After 40 years of marriage, two children, and aiding in the transition of elderly parents, James and Joan were the very best of friends.
They were such good friends in fact, that when James decided to tell his wife he was leaving her for an old flame from 41 years ago, he honestly – hand on heart – thought she’d be okay with it.
They’d reconnected via Facebook just three weeks previously.
Now, James didn’t expect Joan to be overjoyed by the news…
…No, nothing unreasonable like that.
But he was convinced they could separate on good terms.
I bet you can guess how that turned out.
And you’d be right.
It went very badly.
But how had James got the idea his wife wouldn’t be too upset about him leaving her for another woman?
Sure, they were the very best of friends.
And they worked well together as a team managing the business they ran, supporting adult children, and handling the slings and arrows of life.
But there was no passion or intimacy between them and sex had disappeared many years before.
Unfortunately, the loss of affection is a common experience amongst couples who’ve been together a long time.
Relationship therapist Terry Real explains it like this…
“When couples get together their energy is ‘face-to-face’. They’re wrapped up in each other, they make people around them sick with their infatuation for each other.”
And then life happens…
Work, mortgages, children, DIY, redundancy, illness…
…You know, life.
And over time, sometimes quickly, sometimes slowly, the energy of the couple changes from ‘face-to-face’ to ‘side-by-side’.
They’ve set up a life together and now they’re in the trenches, living life, fighting to keep their heads above water, and in the process, they lose connectivity to each other.
To extend this theme, many of the long-term couples I work with, have gone one step further…
…They’ve moved from ‘Side-by-side’ to ‘Back-to-back’.
They sleep under the same roof maybe even in the same bed, but the bills are pretty much all they share together.
Soulmates have become cellmates.
For those with children, this situation often comes into sharp focus when the children grow up and leave home.
Empty nest syndrome – a combination of loneliness and grief when your children leave home – strikes thousands of parents each year.
And then you look at your partner and find yourself thinking: “Who is this person?”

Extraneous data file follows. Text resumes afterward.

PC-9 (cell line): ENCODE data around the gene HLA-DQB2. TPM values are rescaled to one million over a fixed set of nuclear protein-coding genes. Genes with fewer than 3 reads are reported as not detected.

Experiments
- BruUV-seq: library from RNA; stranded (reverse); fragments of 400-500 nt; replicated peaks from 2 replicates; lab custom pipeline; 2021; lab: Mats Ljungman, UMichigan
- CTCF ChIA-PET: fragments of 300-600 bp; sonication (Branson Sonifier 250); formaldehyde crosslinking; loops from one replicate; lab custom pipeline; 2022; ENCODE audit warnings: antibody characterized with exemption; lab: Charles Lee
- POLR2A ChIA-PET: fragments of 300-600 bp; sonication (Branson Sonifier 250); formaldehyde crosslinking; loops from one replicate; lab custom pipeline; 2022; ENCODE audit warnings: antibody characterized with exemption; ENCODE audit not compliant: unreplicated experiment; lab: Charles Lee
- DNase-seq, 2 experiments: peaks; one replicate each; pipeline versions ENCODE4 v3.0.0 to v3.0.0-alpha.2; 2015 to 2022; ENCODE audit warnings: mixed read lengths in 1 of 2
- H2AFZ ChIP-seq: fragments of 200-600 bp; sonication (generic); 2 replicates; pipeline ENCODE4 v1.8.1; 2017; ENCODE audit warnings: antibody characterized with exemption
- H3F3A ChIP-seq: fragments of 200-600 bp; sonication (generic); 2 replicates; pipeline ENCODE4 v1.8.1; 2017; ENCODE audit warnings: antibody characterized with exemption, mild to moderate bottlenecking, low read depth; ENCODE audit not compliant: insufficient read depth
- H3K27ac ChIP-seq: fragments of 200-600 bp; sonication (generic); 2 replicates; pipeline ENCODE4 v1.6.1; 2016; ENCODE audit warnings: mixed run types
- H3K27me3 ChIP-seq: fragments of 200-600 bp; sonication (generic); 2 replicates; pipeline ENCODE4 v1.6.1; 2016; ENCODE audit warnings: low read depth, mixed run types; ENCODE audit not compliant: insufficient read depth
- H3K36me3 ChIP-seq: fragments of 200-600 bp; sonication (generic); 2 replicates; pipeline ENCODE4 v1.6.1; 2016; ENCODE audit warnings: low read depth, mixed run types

It’s very sad…
…And all too common in couples that have been together for a while.
And if this post is ringing a bell with you, if you find yourself nodding in agreement and saying: ‘This is my relationship…’ then the good news is:
There is a solution.
It’s couples therapy with me.
To get started…
You’re still here?
You’re saying you’re not in a position to schedule a session with me yet, but you’d like something concrete you can use to help reconnect with your partner.
I’ve got a gold nugget for you.
It’s a note I made whilst watching a Jordan Peterson video:
The Key To A Happy Marriage
If you don’t want to be bitter about the intimate part of your relationship…
…The question is, how much time do you have to spend together each week?
Here’s a snippet from my favourite psychologist – Jordan Peterson:
My rule of thumb from clinical observation is you need to spend 90 minutes a week with your partner talking.
That means you’re telling each other about your life and staying in touch so that you each know what the other is up to.
And you’re discussing what needs to be done to keep the household running smoothly…
…And you’re laying out some mutually acceptable vision of how the next week or next month is going to go – Together!
Doing this helps to keep your narrative locked together like the strands of a rope.
You need that 90 minutes or you drift apart.
And you need to spend intimate time together at least once a week, probably twice and that has to be negotiated…
…If you don’t negotiate it, if you don’t make it a priority then It Won’t Happen.
And then you start to lose intimate connection with your partner, you start to lose meaningful, pleasurable, and bonding time with your partner.
And then a part of your relationship dies – sometimes quickly, sometimes slowly.
…And then there’s always the possibility one of you will get tempted by an alternative entanglement.
…Well, you can guess how that’s going to end.
When I ask couples how much time they schedule per week to sit down together, without distractions, to:
- Plan the week ahead
- Discuss what’s going on in their life
- Explore their relationship
The answer is always: “Zero”.
You might want to install this habit into your relationship.
Here’s a tip to help you…
…Think of “90 minutes” as a target. You don’t have to do it all in one sitting, that’s probably going to be too intense and unsustainable.
…Schedule 30 minutes, once or twice a week to do this stuff. And take it from there, make it fit in around your lives.
But make sure you stick to the schedule.
Commit to it.
Treat each meeting like you’d treat a meeting with your boss, or your doctor.
I could go on about how important this is, but I’m hoping you’ve got the point.
And if you’d like my support helping you and your partner to reconnect, stop being just friends and get back some of that ‘Face-to-face’ energy you used to have…
Here are the following services I offer:
Face-To-Face – 2 Hour sessions together in my office in Dawlish
Two-Day Intensive – 5 hours of couples counselling in two days
Zoom-Online – 90-minute session via video conferencing